Today's recipe is Black Sea Bass with Sweet Parsnips, Arrowleaf Spinach, and Saffron-Vanilla Sauce. It's my first real entree from TFLC, so I had to buy a few groceries to stock my meager kitchen. I also had to purchase some new tools to be used in preparation of this dish.
First stop: Whole Foods. I got the produce and black sea bass here. I got the black sea bass whole and had the fishmonger fillet them for me. I also asked him to reserve the heads and bodies so that I could make stock later.
Second stop: Sur La Table. I bought a tamis and a chinois. A tamis is a drum-like device that strains and purees. You push soft stuff through it and it just purees it very finely. The texture is really even and luxurious. The chinois is a fine mesh strainer that will come in very handy for TFLC as almost every recipe in the whole cookbook requires you to strain some liquid. They say that every liquid traveling from one container to another is strained. Whew!
My friend Jorge graciously offered to help with the preparation of this dish. We ride the subway together in giddy anticipation. We're two Japanese schoolgirls.
The Bordeaux for the evening, from my private cellar: a 2000 Bordeaux from Pessac-Léognan. I decanted this of course.
First step, the mussel stock. I prepare a whole shallot and two cloves of garlic.
Mise en place for the mussel stock:
I added white wine, the shallot, thyme, garlic, and some mussels to a large stock pot, and let it heat up.
As each mussel opened up, I removed it and put it aside. We ate these while we cooked. They were a great light snack.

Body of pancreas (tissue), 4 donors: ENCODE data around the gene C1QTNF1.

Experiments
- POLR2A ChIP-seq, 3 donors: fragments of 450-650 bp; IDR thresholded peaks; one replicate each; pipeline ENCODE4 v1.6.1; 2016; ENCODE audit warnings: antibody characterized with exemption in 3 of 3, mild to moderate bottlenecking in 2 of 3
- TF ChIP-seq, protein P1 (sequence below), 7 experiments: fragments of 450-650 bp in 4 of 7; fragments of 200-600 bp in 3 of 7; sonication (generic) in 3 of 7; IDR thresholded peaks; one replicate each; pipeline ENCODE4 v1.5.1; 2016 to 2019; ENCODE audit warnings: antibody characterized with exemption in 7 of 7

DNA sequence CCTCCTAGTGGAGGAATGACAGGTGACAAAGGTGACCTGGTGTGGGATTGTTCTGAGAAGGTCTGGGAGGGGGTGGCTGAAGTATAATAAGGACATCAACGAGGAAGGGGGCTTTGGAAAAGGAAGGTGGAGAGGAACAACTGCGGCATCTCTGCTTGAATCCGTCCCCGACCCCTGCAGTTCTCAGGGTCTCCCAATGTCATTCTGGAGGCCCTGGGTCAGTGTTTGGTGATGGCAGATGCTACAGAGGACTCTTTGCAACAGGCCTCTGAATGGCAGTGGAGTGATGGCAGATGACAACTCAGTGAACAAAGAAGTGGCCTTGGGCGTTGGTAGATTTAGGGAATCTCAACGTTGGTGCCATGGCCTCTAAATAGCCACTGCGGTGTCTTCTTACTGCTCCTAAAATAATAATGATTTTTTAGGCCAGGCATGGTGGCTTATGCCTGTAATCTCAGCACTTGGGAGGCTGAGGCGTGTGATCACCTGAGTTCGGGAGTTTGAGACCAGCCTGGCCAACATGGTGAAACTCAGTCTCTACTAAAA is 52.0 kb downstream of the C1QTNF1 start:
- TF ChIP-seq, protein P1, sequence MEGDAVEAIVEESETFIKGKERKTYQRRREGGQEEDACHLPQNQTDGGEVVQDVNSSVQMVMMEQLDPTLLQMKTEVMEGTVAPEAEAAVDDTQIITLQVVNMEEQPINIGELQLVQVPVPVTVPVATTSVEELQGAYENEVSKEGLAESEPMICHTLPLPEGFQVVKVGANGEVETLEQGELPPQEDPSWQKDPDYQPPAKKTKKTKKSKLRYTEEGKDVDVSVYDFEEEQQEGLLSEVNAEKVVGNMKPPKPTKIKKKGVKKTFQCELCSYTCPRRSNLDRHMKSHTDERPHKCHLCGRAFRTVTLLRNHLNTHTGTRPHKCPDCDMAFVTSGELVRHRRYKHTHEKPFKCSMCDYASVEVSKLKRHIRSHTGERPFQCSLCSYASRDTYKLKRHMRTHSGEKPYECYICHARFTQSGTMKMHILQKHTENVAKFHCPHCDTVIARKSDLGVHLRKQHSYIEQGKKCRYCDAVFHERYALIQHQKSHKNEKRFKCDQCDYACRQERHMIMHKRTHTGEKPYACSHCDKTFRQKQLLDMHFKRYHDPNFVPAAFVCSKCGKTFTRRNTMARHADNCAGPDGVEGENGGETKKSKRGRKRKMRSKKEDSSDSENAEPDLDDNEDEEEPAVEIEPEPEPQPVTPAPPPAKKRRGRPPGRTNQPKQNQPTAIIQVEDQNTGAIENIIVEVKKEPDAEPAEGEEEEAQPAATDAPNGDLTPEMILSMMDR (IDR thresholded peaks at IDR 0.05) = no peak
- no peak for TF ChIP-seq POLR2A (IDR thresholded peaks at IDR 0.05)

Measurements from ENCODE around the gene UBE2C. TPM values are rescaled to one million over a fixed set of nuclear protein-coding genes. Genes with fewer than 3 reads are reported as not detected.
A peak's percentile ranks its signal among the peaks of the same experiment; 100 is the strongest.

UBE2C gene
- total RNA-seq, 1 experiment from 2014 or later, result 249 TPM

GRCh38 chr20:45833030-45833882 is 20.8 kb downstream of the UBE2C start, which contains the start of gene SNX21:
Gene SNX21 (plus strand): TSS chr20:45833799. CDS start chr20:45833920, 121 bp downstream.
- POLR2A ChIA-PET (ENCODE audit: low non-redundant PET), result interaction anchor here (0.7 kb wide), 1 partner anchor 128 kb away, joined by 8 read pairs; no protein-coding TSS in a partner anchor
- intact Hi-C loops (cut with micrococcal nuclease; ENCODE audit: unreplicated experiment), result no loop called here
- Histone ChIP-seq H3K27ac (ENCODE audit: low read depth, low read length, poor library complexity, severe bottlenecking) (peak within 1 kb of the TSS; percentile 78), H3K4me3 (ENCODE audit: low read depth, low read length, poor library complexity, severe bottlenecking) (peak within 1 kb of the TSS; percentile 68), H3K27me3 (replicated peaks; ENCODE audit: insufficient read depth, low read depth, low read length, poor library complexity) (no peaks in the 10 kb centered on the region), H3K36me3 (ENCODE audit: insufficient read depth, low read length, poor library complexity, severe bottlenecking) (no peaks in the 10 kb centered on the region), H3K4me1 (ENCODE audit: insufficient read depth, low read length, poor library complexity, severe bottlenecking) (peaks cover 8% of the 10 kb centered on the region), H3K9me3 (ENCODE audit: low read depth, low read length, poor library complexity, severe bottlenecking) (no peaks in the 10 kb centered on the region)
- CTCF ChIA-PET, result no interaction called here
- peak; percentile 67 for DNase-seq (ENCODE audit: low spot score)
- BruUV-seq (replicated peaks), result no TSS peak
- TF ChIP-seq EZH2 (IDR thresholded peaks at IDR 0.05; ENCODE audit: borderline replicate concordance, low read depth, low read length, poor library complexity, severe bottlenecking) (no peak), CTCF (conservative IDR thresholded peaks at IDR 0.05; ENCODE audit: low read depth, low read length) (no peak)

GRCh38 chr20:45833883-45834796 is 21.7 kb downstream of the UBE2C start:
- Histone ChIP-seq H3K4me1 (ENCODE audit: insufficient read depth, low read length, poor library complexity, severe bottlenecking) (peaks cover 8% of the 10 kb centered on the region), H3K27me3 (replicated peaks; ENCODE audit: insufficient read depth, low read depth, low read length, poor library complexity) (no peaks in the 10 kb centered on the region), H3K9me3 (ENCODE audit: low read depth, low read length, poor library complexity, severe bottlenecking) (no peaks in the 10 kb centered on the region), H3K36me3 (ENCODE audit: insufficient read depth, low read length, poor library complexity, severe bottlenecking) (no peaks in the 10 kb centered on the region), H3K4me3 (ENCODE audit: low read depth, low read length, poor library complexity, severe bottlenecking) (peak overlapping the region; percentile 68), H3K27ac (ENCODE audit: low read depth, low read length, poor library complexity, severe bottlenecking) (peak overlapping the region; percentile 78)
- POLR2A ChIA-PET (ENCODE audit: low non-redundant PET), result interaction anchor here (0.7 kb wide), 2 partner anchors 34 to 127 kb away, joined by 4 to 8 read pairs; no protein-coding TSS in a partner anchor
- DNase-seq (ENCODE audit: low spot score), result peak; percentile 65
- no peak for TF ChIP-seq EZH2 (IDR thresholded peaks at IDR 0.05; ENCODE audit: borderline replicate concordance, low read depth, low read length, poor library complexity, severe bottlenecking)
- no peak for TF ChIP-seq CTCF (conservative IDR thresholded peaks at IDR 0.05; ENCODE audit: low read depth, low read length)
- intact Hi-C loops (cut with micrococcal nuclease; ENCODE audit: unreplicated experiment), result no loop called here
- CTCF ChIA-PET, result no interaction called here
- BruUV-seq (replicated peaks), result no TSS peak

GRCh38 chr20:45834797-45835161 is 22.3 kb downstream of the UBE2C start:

When all the mussels were done, I strained the liquid into a bowl. Here is the finished mussel stock.
Next? The spinach balls. First I cooked three strips of orange zest in some oil. I love orange zest, whether it be in sauteing or drink-making. There is so much flavor in orange zest, so much more than the fruit itself. Adding an orange twist to a cocktail radically changes the taste, aromas, and composition of a drink. The same goes for cooking. I was already knew this would come out great just from the first step alone.
I wilted the spinach in the delicious aromatic orange oil.
Once the spinach was tender, I discarded all the liquid and the zest, and wrung them dry in paper towels to form six dry balls of spinach. These went into the fridge while we worked on the rest of the dish.
Next -- the parsnip puree. We peeled and weighed some parsnips...
The parsnips were cut into sections and cooked in cream, water, and salt until soft.
After they were done cooking, I strained them and reserved the cream. Jorge used the bottom of a plastic utensil to push the parsnips through the tamis.
The completed parsnip puree. It has the consistency of mashed potatoes (just like what the book said!).
Next, we make the sauce. I took the mussel stock, and added the seeds of a vanilla bean as well as the pod, and saffron. God, it smelled so good. Vanilla bean is one of the most heavenly smells I can tell you. As I was making this sauce, it filled my apartment with the most glorious aroma.